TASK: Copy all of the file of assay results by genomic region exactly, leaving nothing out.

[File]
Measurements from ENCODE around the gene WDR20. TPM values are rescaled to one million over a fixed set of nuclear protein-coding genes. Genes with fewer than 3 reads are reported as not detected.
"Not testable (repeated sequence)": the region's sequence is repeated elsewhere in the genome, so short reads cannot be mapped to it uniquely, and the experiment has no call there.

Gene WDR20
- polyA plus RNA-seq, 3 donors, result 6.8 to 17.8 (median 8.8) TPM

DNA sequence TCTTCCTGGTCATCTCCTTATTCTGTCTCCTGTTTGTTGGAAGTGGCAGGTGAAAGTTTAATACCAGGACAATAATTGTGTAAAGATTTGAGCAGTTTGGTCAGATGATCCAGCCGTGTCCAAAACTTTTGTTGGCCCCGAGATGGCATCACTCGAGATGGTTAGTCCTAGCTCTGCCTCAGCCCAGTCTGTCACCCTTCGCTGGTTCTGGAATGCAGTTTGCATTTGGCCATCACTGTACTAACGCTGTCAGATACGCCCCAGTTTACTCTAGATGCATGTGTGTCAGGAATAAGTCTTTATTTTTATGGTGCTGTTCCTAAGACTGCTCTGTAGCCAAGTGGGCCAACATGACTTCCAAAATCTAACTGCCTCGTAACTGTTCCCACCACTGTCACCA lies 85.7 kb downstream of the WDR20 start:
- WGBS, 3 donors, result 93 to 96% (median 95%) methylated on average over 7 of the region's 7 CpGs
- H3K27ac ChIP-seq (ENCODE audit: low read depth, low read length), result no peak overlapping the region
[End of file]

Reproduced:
Measurements from ENCODE around the gene WDR20. TPM values are rescaled to one million over a fixed set of nuclear protein-coding genes. Genes with fewer than 3 reads are reported as not detected.
"Not testable (repeated sequence)": the region's sequence is repeated elsewhere in the genome, so short reads cannot be mapped to it uniquely, and the experiment has no call there.

Gene WDR20
- polyA plus RNA-seq, 3 donors, result 6.8 to 17.8 (median 8.8) TPM

DNA sequence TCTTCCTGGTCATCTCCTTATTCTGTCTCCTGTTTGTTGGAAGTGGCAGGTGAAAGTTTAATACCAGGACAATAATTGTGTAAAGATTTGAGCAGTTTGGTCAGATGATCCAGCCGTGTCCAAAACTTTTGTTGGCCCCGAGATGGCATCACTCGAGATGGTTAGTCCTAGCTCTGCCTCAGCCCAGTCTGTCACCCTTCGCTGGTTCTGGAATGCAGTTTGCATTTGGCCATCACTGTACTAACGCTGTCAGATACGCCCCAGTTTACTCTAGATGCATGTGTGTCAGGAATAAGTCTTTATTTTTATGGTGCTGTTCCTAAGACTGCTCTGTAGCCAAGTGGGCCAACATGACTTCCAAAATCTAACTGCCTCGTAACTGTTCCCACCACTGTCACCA lies 85.7 kb downstream of the WDR20 start:
- WGBS, 3 donors, result 93 to 96% (median 95%) methylated on average over 7 of the region's 7 CpGs
- H3K27ac ChIP-seq (ENCODE audit: low read depth, low read length), result no peak overlapping the region